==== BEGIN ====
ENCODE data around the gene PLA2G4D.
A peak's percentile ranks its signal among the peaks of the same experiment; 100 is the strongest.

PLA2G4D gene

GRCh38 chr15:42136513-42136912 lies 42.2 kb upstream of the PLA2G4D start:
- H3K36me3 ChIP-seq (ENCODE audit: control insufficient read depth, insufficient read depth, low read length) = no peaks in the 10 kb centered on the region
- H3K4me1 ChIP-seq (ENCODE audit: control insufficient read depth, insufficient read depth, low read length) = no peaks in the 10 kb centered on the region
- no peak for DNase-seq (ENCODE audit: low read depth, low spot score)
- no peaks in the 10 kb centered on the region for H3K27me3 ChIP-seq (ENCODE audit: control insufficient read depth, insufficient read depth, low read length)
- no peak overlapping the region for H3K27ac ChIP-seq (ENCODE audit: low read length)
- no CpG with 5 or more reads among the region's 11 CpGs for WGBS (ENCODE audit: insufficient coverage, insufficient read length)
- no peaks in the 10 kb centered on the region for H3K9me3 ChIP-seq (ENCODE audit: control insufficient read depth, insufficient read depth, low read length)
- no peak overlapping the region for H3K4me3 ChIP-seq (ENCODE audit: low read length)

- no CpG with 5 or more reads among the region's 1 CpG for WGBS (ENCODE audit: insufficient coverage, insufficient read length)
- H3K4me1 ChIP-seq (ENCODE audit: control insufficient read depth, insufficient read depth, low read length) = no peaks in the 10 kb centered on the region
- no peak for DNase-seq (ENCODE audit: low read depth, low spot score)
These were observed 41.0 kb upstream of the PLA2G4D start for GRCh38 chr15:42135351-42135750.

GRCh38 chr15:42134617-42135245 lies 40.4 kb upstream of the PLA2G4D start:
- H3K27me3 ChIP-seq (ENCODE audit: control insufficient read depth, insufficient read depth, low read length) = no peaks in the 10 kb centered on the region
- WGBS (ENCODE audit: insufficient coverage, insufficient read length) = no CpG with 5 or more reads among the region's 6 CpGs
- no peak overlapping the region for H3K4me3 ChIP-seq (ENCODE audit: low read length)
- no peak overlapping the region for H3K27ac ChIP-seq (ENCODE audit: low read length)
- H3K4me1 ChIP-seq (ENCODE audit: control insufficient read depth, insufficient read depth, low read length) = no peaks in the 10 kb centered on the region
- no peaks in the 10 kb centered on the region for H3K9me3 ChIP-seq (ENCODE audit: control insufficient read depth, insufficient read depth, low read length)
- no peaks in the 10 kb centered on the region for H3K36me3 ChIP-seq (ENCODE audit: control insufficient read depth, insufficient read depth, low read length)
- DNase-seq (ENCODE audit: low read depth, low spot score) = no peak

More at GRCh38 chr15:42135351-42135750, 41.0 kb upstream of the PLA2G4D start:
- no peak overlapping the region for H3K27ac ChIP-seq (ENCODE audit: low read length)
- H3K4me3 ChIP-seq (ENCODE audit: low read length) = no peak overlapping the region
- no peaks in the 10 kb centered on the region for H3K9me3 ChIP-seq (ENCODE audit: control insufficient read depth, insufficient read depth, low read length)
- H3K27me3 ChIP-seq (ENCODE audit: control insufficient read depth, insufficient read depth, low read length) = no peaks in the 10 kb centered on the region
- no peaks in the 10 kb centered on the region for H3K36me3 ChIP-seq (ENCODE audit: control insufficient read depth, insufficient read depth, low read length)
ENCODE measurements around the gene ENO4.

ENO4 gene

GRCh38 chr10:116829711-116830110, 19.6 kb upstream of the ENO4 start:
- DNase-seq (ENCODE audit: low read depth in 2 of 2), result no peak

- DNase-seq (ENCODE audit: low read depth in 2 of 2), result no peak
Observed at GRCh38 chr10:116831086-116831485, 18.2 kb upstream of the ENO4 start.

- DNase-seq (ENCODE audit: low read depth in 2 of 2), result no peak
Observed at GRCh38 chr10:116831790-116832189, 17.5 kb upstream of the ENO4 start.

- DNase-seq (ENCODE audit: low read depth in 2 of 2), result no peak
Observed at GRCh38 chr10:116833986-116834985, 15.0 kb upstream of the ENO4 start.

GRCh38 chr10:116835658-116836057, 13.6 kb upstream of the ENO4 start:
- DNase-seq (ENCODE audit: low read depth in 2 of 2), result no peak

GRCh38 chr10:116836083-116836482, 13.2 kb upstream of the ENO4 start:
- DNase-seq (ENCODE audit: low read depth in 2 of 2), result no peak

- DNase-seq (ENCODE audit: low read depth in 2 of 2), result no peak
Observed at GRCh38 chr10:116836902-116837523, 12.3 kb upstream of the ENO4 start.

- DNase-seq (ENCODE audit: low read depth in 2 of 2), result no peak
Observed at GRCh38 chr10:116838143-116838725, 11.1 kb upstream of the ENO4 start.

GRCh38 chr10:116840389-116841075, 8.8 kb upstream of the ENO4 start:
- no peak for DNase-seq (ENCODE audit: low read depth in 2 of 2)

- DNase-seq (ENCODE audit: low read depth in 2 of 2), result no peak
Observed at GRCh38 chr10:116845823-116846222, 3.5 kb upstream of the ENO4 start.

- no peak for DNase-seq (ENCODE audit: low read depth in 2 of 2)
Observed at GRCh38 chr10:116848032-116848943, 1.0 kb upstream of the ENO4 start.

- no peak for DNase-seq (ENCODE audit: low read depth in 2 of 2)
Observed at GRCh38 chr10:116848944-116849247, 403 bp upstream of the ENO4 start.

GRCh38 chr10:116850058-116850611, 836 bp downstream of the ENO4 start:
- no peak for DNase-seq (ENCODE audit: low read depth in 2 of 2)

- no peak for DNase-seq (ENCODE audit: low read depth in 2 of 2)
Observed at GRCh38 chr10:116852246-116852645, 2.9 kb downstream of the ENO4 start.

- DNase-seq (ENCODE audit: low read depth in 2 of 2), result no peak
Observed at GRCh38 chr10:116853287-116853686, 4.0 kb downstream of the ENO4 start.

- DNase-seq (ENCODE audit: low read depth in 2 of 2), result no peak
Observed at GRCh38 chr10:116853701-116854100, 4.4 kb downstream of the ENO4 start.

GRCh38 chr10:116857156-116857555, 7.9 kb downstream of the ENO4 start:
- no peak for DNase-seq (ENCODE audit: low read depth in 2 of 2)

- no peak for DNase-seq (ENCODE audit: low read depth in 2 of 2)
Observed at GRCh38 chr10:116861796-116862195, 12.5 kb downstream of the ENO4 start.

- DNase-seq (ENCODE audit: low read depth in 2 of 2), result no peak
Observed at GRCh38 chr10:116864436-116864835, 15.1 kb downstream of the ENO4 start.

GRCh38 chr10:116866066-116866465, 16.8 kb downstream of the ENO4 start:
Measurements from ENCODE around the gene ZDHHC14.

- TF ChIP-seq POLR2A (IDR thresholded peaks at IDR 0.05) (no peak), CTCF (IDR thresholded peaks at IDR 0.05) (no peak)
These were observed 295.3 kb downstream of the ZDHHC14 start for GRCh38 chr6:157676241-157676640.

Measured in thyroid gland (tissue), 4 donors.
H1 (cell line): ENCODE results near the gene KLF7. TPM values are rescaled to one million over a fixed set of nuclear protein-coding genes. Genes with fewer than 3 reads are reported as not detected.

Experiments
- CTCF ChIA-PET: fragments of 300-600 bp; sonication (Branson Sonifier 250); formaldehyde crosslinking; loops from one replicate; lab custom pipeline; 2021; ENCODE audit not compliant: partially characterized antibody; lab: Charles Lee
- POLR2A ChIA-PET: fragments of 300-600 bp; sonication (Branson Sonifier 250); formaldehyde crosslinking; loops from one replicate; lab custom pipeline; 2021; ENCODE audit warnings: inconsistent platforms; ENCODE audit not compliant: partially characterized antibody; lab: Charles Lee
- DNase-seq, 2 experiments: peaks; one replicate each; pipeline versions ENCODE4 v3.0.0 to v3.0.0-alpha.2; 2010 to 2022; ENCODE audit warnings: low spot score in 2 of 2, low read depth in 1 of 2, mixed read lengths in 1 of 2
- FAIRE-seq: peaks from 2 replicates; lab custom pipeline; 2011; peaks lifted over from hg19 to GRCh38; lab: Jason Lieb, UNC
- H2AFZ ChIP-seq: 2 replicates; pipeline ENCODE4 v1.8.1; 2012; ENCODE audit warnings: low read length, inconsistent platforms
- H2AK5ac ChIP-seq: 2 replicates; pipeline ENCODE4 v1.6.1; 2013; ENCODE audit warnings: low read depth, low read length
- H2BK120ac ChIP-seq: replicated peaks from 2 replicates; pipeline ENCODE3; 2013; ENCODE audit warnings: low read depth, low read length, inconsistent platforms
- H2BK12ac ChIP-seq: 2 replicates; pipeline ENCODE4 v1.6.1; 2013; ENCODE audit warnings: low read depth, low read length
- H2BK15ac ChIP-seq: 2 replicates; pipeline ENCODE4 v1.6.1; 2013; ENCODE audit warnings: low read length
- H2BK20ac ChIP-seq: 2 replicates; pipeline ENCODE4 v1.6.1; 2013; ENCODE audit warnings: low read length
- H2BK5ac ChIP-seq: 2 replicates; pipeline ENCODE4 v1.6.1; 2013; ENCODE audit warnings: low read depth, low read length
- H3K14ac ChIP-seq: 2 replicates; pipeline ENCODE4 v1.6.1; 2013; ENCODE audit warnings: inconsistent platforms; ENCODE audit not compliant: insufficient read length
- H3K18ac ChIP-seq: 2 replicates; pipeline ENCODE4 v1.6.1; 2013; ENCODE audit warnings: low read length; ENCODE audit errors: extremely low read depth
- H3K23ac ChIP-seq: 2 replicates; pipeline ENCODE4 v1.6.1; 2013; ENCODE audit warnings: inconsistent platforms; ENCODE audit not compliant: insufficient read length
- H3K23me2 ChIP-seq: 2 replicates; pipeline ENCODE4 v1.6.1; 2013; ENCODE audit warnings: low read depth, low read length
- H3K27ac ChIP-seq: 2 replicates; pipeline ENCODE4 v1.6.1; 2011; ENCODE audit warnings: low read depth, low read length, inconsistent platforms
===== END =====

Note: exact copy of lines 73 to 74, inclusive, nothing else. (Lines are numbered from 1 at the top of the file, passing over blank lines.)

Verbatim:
Measurements from ENCODE around the gene ZDHHC14.

- TF ChIP-seq POLR2A (IDR thresholded peaks at IDR 0.05) (no peak), CTCF (IDR thresholded peaks at IDR 0.05) (no peak)